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Bone and antler combs: towards a methodology for the understanding of trade and identity in Viking Age England and Scotland

Ashby, S.P. (orcid.org/0000-0003-1420-2108) (2005) Bone and antler combs: towards a methodology for the understanding of trade and identity in Viking Age England and Scotland. In: Luik, H., Choyke, A.M., Batey, C.E. and Lougas, L., (eds.) From Hooves to Horns, from Mollusc to Mammoth: Manufacture and Use of Bone Artefacts from Prehistoric Times to the Present. Muinasaja Teadus . University of Tartu , Tallinn , pp. 255-262. ISBN ISBN-13: 978-9985-50-383-6

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This paper outlines the methodology of a doctoral research project at the University of York. The medium of study is the bone and antler hair comb, and the approach is one of integration. The project’s aims are twofold: to elucidate the means of distribution of these artefacts, and to develop our understanding of identity in Viking Age England and Scotland. The first phase of the project involves the review of methods of raw material analysis, whereby new and established identification criteria will be tested on a large sample of modern material. Should the results prove promising, the techniques will be employed in a study of combs from Viking Age contexts in northern England and Scotland. These zoologically-based methods will then be integrated with techniques taken from other areas of artefact analysis. Style and manufacture will be investigated through a variety of statistical and map-based techniques. These fine-grained analyses will develop our understanding of the way in which these objects were produced and exchanged. Building from these bases, a study of context and associations, together with a review of ethnohistoric evidence from the period, should help to elucidate the comb’s role in the construction of identity.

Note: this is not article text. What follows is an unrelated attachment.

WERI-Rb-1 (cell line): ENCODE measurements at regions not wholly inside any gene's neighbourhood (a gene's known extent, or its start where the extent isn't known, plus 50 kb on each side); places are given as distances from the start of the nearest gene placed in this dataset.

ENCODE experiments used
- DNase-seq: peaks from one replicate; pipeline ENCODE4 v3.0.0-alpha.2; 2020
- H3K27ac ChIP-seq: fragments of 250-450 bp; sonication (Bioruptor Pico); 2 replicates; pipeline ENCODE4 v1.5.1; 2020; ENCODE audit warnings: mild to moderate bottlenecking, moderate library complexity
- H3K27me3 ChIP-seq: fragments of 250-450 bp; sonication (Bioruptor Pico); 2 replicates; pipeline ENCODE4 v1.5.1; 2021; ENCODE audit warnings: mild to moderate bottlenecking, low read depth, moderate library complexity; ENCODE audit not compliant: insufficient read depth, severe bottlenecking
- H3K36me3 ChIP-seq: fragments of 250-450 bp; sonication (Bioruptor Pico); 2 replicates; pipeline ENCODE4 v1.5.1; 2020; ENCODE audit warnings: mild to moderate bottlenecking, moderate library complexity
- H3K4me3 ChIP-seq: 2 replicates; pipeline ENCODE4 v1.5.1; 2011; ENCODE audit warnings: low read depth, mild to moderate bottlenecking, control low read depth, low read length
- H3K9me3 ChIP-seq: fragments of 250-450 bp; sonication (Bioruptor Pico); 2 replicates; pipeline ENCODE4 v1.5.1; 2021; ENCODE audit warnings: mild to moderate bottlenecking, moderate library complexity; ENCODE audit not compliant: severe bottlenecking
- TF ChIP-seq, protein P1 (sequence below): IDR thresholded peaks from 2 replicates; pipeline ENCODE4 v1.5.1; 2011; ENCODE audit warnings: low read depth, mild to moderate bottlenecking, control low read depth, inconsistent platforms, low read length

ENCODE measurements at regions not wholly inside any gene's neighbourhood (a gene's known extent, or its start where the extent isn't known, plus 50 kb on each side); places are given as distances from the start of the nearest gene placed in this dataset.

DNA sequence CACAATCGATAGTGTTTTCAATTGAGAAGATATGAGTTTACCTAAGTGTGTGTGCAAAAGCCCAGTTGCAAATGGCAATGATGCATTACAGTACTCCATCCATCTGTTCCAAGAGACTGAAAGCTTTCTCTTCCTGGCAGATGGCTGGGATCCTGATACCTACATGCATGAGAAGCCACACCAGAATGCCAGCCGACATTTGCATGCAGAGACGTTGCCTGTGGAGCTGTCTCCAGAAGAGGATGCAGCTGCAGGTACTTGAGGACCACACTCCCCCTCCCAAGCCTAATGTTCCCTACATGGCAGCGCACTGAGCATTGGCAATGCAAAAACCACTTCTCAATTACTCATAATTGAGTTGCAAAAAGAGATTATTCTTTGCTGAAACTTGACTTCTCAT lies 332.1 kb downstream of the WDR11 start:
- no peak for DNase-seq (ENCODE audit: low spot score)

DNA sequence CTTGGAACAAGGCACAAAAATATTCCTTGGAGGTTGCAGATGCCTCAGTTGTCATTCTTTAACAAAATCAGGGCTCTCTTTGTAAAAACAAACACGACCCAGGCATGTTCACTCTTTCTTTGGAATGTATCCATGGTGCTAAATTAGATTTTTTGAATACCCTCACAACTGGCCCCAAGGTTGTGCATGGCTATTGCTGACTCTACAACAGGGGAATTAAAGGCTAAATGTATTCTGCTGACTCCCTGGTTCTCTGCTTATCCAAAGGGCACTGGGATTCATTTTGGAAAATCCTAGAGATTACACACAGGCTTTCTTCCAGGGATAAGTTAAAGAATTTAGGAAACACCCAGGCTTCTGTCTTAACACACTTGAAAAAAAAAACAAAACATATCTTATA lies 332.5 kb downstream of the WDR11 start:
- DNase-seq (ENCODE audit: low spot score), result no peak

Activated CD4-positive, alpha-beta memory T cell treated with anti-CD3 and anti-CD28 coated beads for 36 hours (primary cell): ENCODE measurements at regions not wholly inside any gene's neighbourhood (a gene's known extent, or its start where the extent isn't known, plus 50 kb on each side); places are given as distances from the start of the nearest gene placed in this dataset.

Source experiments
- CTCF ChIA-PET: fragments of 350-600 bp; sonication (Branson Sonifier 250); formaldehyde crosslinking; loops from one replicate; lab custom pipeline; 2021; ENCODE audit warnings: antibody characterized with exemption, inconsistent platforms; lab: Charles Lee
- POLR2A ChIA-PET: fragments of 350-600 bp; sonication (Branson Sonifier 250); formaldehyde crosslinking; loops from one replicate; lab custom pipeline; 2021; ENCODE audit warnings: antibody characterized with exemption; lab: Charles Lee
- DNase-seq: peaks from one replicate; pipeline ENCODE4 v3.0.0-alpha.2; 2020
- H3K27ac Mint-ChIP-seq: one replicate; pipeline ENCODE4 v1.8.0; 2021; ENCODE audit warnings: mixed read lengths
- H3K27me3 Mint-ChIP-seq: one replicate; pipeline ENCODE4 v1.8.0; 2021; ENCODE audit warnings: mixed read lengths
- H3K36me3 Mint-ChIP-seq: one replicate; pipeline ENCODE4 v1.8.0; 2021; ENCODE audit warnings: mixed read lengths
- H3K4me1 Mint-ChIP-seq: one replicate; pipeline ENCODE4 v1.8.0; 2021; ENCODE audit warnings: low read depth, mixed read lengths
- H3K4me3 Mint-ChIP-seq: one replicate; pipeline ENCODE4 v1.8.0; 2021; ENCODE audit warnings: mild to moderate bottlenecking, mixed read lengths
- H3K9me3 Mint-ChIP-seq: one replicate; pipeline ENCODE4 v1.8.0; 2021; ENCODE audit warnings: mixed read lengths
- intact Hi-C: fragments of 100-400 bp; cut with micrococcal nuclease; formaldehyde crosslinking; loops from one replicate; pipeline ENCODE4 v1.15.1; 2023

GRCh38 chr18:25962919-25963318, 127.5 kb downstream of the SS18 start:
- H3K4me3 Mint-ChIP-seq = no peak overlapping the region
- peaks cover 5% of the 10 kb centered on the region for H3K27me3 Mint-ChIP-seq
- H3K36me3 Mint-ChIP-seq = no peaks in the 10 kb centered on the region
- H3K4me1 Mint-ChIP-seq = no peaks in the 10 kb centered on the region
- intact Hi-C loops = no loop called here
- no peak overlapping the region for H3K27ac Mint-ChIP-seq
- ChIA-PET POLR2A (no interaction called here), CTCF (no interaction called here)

Item Type: Book Section
Copyright, Publisher and Additional Information: Uploaded with permission from the editor-in-chief of the series Muinasaja teadus
Institution: The University of York
Academic Units: The University of York > Archaeology (York)
Depositing User: Mrs Eva Fairnell
Date Deposited: 20 Aug 2010 10:43
Last Modified: 09 Aug 2016 23:02
Status: Published
Publisher: University of Tartu
Refereed: No
URI: http://eprints.whiterose.ac.uk/id/eprint/11093

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